This year, more than 30 national and international presenters and curators from festivals, and arts organizations around the world will come to Austin to experience some of the city’s most innovative artists. Platforms like Fusebox create opportunities for local artists work to tour national and internationally – which is an important element to keep Austin economically viable for working artists. This is a cause the leaders of Fusebox have a passion for and take very seriously.

“Austin’s growth is exciting,” said Brad Carlin, Fusebox Managing Director, “but it is putting tremendous strain on many in our city including artists and those working in the creative sector.” Carlin continued, “In a city full of festivals, we think that liberates Fusebox to approach the notion of a ‘festival’ in a different way.” Fusebox’s different approach to being a festival has allowed the organization to experiment and tackle some large ideas and issues.

Austin Soundwaves

In 2014, Fusebox wanted to increase access and encourage audiences to discover the artists and ideas in the festival, so they made the entire event free to attend. The results have been impressive. Fusebox is generating more revenue in a free festival that has seen 60 percent increases in first-time festival-goers in each of the past two years. Fusebox audiences are attending twice as many events in the free format compared to the traditional model.

Carlin and Berry are quick to note that art is not free. Carlin explained, “It’s also not paid for by the $20 or $25 we would charge for tickets in the past. So lets set ticket prices aside for a moment and have a frank conversation about how we as a community want to support art and culture in our community.”

Fusebox went even further to reimagine festivals. Berry was inspired by centers in Sao Paulo, Brazil dedicated to providing communities access to the arts, athletics and dentistry. The SESK centers are one part arts center, one part YMCA, and one part dental clinic all open and accessible to anyone in the community. “I found the proximity of these things to be very profound,” Berry said, “the statement that sends, that the arts are just as important to a healthy community as exercising or brushing your teeth.” Berry began to imagine what such a place might look like in Austin.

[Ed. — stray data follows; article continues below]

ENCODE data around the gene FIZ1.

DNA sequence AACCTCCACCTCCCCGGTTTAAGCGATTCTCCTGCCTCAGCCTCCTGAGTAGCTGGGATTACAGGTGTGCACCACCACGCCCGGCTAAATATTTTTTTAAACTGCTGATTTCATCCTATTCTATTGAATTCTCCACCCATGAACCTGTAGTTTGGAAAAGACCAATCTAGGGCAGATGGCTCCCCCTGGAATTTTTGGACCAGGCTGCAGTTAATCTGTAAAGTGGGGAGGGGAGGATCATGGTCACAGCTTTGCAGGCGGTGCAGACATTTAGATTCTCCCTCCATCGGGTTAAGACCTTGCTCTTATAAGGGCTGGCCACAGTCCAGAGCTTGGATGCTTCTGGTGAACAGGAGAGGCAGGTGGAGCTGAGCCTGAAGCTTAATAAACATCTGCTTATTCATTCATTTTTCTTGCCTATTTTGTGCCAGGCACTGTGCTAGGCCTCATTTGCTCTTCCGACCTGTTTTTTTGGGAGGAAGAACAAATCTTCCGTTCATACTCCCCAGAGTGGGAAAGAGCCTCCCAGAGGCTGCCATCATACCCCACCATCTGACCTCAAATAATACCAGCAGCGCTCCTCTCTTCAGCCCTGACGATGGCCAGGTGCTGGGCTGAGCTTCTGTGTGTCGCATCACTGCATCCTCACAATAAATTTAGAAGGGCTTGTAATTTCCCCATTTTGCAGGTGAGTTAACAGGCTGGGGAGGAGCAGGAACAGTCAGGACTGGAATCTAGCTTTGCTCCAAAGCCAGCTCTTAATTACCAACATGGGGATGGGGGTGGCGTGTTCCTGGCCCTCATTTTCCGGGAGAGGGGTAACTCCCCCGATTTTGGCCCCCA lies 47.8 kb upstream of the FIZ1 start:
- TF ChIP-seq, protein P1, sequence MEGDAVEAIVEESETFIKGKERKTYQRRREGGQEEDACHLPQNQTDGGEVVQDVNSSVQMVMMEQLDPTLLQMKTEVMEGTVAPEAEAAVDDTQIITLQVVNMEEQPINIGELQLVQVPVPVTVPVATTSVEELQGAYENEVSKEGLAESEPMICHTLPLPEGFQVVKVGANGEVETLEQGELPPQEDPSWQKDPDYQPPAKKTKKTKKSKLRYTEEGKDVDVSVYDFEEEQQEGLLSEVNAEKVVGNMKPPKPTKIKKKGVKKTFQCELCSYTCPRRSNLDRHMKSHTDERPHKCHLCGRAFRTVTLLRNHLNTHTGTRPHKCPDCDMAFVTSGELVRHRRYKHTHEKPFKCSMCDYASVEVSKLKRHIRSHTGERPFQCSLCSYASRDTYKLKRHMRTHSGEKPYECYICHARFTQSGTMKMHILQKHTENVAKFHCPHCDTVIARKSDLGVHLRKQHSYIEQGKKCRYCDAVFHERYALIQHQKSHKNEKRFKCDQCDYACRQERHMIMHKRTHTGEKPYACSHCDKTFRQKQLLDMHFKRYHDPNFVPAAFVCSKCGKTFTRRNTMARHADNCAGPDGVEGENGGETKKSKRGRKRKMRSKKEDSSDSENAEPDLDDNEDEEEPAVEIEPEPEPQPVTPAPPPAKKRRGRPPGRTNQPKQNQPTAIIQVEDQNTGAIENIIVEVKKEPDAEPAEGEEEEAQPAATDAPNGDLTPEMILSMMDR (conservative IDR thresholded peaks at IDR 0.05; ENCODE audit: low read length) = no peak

Los Outsiders

Fusebox then decided to take a leading role in the planning and visioning of the 24-acre former East Austin Tank Farm site now called thinkEAST. Fusebox spent two years, and dedicated a large portion of its 2015 festival to a real estate development process that placed the immediate surrounding neighborhood and the arts community at the center. After 300 meetings with more than 2,700 people, 66 events in their Living Charrette, gigabytes of data, stories, and community feedback, they are putting the finishing touches on a Community Vision and Masterplan for the East Austin development located near the intersections of Bolm Rd. and Shady Ln.

What started in a small garage on Springdale Rd. more than a decade ago has grown beyond just a “hybrid art festival” to become an influential hybrid organization at the intersection of art, culture, and community development.

For free reservations and more information about thinkEAST and the full Fusebox Festival line-up visit www.fuseboxfestival.com.

 

About Meredith Cox 63 Articles
Meredith is a music writer who has covered bands from her hometown in Colorado to London to Bangkok to Shanghai and finally back to Austin. Led Zeppelin changed her life. So did Dolly Parton. You can read her music reviews at smackmadness.com.